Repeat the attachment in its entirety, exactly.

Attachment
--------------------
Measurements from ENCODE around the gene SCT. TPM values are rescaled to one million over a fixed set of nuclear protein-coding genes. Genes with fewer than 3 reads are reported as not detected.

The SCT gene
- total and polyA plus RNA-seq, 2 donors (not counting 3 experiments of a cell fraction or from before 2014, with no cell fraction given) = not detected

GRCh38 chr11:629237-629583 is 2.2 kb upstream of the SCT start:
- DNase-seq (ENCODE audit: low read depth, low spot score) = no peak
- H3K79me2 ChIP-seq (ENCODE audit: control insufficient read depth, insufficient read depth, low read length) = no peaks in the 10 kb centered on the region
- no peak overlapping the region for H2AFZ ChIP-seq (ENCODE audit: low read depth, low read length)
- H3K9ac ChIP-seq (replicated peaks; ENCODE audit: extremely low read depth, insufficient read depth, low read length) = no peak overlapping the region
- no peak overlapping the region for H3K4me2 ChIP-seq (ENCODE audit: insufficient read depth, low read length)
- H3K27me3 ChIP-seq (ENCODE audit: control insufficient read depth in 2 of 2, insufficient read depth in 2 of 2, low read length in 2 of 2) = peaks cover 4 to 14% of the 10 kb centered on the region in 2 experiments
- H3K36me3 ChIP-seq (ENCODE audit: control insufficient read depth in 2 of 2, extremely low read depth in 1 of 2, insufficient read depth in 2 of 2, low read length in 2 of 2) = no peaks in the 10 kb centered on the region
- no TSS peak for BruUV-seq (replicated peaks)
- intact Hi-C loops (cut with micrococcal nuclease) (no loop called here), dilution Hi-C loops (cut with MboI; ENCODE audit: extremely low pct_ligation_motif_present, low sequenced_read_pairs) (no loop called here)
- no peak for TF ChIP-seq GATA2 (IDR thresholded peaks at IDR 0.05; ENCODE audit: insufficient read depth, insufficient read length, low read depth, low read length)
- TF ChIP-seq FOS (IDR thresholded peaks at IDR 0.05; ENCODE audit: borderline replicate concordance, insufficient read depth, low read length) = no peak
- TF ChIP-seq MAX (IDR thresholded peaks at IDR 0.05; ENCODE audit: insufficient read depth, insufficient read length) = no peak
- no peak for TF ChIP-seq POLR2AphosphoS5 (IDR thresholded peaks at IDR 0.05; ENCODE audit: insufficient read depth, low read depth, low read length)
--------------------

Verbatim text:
Measurements from ENCODE around the gene SCT. TPM values are rescaled to one million over a fixed set of nuclear protein-coding genes. Genes with fewer than 3 reads are reported as not detected.

The SCT gene
- total and polyA plus RNA-seq, 2 donors (not counting 3 experiments of a cell fraction or from before 2014, with no cell fraction given) = not detected

GRCh38 chr11:629237-629583 is 2.2 kb upstream of the SCT start:
- DNase-seq (ENCODE audit: low read depth, low spot score) = no peak
- H3K79me2 ChIP-seq (ENCODE audit: control insufficient read depth, insufficient read depth, low read length) = no peaks in the 10 kb centered on the region
- no peak overlapping the region for H2AFZ ChIP-seq (ENCODE audit: low read depth, low read length)
- H3K9ac ChIP-seq (replicated peaks; ENCODE audit: extremely low read depth, insufficient read depth, low read length) = no peak overlapping the region
- no peak overlapping the region for H3K4me2 ChIP-seq (ENCODE audit: insufficient read depth, low read length)
- H3K27me3 ChIP-seq (ENCODE audit: control insufficient read depth in 2 of 2, insufficient read depth in 2 of 2, low read length in 2 of 2) = peaks cover 4 to 14% of the 10 kb centered on the region in 2 experiments
- H3K36me3 ChIP-seq (ENCODE audit: control insufficient read depth in 2 of 2, extremely low read depth in 1 of 2, insufficient read depth in 2 of 2, low read length in 2 of 2) = no peaks in the 10 kb centered on the region
- no TSS peak for BruUV-seq (replicated peaks)
- intact Hi-C loops (cut with micrococcal nuclease) (no loop called here), dilution Hi-C loops (cut with MboI; ENCODE audit: extremely low pct_ligation_motif_present, low sequenced_read_pairs) (no loop called here)
- no peak for TF ChIP-seq GATA2 (IDR thresholded peaks at IDR 0.05; ENCODE audit: insufficient read depth, insufficient read length, low read depth, low read length)
- TF ChIP-seq FOS (IDR thresholded peaks at IDR 0.05; ENCODE audit: borderline replicate concordance, insufficient read depth, low read length) = no peak
- TF ChIP-seq MAX (IDR thresholded peaks at IDR 0.05; ENCODE audit: insufficient read depth, insufficient read length) = no peak
- no peak for TF ChIP-seq POLR2AphosphoS5 (IDR thresholded peaks at IDR 0.05; ENCODE audit: insufficient read depth, low read depth, low read length)